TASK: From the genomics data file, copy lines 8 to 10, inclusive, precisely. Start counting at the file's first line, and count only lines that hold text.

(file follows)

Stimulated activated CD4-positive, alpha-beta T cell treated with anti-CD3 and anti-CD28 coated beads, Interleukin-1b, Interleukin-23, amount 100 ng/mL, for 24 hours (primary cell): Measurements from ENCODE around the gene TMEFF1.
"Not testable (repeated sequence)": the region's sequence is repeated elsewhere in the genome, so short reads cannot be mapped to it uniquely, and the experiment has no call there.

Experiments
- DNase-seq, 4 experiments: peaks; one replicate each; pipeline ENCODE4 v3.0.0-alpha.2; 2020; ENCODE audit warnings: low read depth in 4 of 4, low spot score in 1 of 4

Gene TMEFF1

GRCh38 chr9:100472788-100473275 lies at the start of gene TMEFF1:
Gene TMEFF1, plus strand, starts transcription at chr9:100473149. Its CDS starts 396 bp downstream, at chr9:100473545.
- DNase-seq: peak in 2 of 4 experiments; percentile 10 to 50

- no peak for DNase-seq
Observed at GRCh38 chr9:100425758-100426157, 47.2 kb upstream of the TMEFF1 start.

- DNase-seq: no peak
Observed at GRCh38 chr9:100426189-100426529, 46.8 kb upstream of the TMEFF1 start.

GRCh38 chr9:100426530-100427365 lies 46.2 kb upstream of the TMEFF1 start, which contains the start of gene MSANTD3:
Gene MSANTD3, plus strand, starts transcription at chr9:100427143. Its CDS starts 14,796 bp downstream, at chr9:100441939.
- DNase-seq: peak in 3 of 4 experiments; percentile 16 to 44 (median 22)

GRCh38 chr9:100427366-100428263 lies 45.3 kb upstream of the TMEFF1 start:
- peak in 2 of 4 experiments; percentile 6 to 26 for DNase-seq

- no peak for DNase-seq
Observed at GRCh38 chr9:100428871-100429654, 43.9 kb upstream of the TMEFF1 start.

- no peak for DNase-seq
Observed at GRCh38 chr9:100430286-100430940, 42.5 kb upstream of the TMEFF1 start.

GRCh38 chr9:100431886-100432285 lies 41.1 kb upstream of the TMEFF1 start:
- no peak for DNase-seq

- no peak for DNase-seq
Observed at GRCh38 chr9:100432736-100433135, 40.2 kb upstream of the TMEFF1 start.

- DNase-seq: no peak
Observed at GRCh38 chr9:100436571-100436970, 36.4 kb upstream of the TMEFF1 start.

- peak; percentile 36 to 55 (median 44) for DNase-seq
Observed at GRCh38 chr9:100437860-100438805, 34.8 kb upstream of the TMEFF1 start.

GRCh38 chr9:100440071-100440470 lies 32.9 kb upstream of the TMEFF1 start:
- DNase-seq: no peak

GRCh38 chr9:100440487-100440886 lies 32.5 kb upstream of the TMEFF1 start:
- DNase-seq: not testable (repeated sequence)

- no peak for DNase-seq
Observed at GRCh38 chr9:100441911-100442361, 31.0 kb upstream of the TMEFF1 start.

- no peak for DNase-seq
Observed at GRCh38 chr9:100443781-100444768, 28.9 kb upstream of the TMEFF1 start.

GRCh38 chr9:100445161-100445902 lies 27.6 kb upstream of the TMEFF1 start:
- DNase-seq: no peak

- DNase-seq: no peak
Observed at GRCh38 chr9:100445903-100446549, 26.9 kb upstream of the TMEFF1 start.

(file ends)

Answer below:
- DNase-seq: peak in 2 of 4 experiments; percentile 10 to 50

- no peak for DNase-seq
Observed at GRCh38 chr9:100425758-100426157, 47.2 kb upstream of the TMEFF1 start.